An election to expense research and experimental expenditures under section 174 of the Code may not be made on a timely filed claim for refund.

Rev. Rul. 70-637

Advice has been requested whether, under the circumstances described be­low, a taxpayer is entitled to treat certain research and experimental ex­penditures as expenses under section 174(a) of the Internal Revenue Code of 1954.


The taxpayer, an individual, in­curred certain research and experi­mental expenditures in 1964 through 1969. The expenditures were paid on the taxpayer’s behalf by a corporation that was 100 percent owned by the taxpayer and were charged to an ac­count receivable by the corporation. Beginning in 1968, the taxpayer gave notes to the corporation for the balance due from him as of December 31, 1967, and for such amounts that the corpo­ration paid thereafter. The taxpayer repaid 30x dollars to the corporation in 1967, 10x dollars in 1968, and 15x dollars in 1969 with respect to his in­debtedness for the research and experi­mental expenditures.

The taxpayer did not elect to claim a deduction for the research and ex­perimental expenditures on his original returns for 1964, 1965, or 1956. How­ever, such expenditures incurred in 1967, 1968, and 1969 were claimed as expenses on his returns when filed for such years even though he did not ob­tain the consent of the Commissioner to deduct such expenses.

In 1968 the taxpayer filed a timely claim on Form 843 claiming the benefits of section 174(a) of the Code and section 1.174-3 of the Income Tax Regulations with respect to research and experimental expenses incurred in 1964. Subsequently, timely claims were filed for such benefits in 1965 and 1966 with respect to such expenses incurred by him in those years.

The question presented is whether the taxpayer may claim a deduction tinder section 174 of the Code for ex­penses attributable to research and experimental expenses on a timely filed claim when the expense deduction was not claimed on an original return for the first taxable year in which the ex­penses were incurred.

Section 174(a) of the Code pro­vides that a taxpayer may treat re­search or experimental expenditures which are paid or incurred by him dur­ing the taxable year in connection with his trade or business as a deductible expense. This method of deducting such expenditures may be adopted without the consent of the Commis­sioner for the first taxable year for which the expenditures are paid or incurred.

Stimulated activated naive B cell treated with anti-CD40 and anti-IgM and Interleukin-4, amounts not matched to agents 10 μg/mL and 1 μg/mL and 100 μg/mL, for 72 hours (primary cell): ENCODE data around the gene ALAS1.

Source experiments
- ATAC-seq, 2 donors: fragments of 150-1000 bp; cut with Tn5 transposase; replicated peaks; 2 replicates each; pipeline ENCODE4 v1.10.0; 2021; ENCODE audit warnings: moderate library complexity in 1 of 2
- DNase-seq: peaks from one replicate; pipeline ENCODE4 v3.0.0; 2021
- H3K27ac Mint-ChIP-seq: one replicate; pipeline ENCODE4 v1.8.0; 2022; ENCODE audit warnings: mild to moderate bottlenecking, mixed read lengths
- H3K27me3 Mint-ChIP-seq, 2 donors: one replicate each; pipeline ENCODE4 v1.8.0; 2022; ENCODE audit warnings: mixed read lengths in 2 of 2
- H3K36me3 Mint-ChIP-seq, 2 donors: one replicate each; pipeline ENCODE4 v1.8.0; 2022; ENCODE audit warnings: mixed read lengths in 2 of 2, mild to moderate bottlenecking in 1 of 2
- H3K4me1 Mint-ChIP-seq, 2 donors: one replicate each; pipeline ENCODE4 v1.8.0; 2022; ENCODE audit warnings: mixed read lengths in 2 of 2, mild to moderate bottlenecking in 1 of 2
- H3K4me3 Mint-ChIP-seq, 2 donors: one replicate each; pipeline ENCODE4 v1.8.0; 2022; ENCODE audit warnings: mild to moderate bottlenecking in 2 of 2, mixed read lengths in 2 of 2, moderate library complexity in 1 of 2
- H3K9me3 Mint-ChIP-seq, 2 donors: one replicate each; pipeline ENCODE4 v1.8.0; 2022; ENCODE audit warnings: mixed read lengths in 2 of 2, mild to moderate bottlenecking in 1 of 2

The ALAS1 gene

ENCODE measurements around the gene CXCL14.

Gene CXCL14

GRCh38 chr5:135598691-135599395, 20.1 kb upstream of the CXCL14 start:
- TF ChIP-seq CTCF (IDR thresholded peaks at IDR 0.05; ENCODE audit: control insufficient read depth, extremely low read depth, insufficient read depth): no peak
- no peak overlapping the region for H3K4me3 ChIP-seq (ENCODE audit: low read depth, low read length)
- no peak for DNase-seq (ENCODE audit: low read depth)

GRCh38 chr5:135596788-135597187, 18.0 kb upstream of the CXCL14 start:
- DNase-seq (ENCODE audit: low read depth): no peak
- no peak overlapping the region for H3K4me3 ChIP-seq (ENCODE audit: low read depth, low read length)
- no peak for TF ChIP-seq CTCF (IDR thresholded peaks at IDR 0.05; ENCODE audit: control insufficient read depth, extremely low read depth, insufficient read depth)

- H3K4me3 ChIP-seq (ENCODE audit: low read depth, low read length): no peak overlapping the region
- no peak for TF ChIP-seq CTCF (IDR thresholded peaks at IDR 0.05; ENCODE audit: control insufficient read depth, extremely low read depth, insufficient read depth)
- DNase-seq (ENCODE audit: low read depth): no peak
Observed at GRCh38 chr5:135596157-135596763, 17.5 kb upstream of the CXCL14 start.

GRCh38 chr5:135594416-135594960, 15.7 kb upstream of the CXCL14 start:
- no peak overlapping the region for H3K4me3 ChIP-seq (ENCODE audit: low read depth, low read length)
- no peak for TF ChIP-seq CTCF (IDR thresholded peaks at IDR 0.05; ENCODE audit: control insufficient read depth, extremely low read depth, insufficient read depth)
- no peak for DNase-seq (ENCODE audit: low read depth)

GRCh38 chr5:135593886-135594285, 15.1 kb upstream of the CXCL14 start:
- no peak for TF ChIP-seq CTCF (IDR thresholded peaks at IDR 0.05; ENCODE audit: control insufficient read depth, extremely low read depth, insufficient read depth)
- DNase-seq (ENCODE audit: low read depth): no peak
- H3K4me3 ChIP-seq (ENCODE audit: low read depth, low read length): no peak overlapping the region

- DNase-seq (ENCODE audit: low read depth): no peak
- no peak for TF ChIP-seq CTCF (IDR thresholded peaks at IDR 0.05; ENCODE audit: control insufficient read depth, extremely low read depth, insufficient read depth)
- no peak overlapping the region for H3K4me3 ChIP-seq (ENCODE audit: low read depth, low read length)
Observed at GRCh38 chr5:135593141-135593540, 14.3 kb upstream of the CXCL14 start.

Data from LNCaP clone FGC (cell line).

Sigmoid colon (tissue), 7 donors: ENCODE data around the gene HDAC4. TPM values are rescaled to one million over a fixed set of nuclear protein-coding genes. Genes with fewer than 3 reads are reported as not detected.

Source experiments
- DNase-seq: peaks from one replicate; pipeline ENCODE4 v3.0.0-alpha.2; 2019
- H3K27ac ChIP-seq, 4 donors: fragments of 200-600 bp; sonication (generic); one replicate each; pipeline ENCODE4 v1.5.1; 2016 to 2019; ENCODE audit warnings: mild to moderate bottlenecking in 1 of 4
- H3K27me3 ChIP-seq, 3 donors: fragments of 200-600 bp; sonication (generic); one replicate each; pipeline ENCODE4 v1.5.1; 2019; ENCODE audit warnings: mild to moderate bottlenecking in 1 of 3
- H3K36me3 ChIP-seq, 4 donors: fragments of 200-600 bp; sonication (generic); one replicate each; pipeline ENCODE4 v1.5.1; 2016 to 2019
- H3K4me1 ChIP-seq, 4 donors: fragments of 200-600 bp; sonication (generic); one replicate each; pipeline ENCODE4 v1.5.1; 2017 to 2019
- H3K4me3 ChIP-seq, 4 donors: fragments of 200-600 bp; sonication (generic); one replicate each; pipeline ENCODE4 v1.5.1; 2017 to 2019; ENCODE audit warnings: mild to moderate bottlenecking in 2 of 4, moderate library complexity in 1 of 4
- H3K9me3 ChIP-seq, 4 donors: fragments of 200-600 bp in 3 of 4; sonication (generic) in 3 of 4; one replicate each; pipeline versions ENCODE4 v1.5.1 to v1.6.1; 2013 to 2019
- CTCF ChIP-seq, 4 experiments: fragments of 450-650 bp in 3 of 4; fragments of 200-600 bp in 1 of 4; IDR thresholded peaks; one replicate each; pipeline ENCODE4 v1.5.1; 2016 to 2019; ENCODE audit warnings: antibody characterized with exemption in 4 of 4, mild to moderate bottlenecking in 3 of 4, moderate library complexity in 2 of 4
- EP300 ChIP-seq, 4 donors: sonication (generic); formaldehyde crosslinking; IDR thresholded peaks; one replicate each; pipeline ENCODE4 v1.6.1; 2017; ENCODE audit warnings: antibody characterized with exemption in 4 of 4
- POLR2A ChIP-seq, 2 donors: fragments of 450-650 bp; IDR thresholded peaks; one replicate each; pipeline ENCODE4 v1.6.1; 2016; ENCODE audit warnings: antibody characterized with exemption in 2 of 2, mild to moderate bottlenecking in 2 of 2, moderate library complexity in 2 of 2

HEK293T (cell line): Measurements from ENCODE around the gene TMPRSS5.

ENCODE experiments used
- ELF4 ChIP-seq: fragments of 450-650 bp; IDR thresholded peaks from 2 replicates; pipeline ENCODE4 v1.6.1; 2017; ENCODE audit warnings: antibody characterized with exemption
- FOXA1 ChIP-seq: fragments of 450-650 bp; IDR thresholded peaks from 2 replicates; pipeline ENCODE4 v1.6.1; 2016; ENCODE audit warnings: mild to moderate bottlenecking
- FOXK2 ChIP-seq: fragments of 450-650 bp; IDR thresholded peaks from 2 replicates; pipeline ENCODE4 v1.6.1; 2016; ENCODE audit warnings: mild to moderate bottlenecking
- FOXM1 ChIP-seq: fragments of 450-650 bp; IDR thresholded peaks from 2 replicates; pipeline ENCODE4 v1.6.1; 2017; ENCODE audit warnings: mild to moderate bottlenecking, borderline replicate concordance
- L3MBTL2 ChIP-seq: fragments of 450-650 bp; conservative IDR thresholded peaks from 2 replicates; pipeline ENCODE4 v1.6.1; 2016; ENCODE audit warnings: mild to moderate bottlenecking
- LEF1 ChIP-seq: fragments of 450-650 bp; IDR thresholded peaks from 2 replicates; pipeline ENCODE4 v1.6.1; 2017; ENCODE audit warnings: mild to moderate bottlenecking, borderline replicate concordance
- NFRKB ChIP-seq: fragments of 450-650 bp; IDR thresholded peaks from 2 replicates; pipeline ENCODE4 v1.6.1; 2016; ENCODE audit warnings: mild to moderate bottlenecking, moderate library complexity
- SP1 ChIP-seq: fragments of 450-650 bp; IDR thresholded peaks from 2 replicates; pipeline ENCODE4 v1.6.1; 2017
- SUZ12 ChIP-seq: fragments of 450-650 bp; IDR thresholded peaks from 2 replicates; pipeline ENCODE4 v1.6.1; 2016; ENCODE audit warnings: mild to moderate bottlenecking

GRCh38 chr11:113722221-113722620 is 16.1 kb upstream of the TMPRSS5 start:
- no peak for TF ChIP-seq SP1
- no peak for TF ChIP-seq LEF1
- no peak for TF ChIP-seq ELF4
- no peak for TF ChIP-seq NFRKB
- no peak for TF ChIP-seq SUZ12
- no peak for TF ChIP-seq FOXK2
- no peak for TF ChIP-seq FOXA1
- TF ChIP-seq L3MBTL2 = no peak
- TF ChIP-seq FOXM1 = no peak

Section 1.174-3(b)(1) of the regu­lations provides that a taxpayer may adopt such method by claiming in his income tax return for the first taxable year in which he pays or incurs research or experimental expenses a deduction for such expenditures. If the taxpayer fails to adopt the method for the first taxable year in which he pays or incurs such expenditures, he cannot do so in subsequent taxable years unless he ob­tains the consent of the Commissioner.

The date on which the cash pay­ments were made to the corporation does not determine when the taxpayer first incurred the research and experi­mental expenses. The payments made in 1967, 1968, and 1969 were repay­ments of funds that the corporation expended on behalf of the taxpayer and were not research and experi­mental expenditures within the mean­ing of section 174 of the Code.

Under these circumstances it is held that the filing of the claim for refund (or an amended return if such were the case) after the due date of the original return does not satisfy the pro­visions of section 174(a) of the Code and the regulations thereunder provid­ing for the adoption of the expense method on the original return for the first year in which the expenditures were made.

Accordingly, the taxpayer in the in­stant case is not entitled to treat the research and experimental expendi­tures as expenses under section 174(a) of the Code, even though he filed timely claims on Form 843 claiming the bene­fits of section 174(a) of the Code with respect to such expenditures.

LET'S TALK

Do you have questions about the research tax credit? If so, we would like to hear from you.

Your Name (required)
Your Email (required)
Your Message